|Herbert Nielson, one day at a time.|
Valkyria Chronicles came out a long ass time ago, and I acquired it for the PS3 a couple of months after the original release. I like turn based games and it seemed neat, so it was the ideal choice for my birthday one year.
Unfortunately though, it never really clicked for me. This was during a period where I was trying to tune out anime-like influences, not because I was growing out of it or anything. I just sort of found myself in a position where I wasn't as interested in it as I used to be. Another reason it wasn't clicking for me was the sheer anxiety I felt when in combat. Walking into a situation that I didn't understand made me feel very tense. There's also this round countdown ticking away every turn, making me feel like I have to make decisions and weigh the consequences at every possible outcome. But hey man, I'm just a kid! I can't foresee those consequences!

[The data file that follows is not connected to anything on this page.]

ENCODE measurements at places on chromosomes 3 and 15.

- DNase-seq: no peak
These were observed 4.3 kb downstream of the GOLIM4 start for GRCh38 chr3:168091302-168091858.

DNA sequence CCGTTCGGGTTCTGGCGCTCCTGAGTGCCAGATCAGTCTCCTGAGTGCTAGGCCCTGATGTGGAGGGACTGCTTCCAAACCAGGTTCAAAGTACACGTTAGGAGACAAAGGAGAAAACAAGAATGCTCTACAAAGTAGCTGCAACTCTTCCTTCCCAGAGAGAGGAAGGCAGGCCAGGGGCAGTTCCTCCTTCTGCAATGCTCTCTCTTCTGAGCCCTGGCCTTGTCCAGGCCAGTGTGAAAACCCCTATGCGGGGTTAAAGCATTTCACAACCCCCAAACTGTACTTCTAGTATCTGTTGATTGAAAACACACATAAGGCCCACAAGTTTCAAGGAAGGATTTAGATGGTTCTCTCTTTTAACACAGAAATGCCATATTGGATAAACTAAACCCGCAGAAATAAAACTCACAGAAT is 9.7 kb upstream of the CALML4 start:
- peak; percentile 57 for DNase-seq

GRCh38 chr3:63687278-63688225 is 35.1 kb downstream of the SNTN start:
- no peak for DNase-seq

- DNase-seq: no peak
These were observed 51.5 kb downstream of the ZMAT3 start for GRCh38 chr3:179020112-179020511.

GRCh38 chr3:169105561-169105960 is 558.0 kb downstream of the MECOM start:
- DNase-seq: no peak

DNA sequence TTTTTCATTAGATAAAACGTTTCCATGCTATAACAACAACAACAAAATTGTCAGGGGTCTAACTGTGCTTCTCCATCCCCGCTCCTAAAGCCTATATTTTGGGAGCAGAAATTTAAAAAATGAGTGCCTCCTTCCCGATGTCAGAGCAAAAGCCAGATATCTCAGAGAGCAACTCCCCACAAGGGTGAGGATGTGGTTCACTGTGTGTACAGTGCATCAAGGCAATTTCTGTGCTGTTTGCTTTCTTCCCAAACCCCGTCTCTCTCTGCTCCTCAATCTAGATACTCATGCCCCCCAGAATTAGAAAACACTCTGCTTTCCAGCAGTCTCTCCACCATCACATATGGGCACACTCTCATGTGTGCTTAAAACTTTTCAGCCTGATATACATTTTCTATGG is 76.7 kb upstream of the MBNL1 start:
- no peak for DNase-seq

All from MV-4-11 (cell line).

And that's a big point in the story. The characters are very young. Some of them are actual children, or at least young teens. And you've been tasked with recruiting a full squadron of them to whip out into a live, active, actual battlefield filled with enemies who want to see these same kids die.
So I ended up trading the game in for something else, probably a Call of Duty game or some shit. And for years and years henceforth I would hear about Valkyria Chronicles and how balling the game is, and have to think to myself "Shit, I HAD that game, I OWNED it, I coulda seen how ballin it was myself!". But I missed my chance.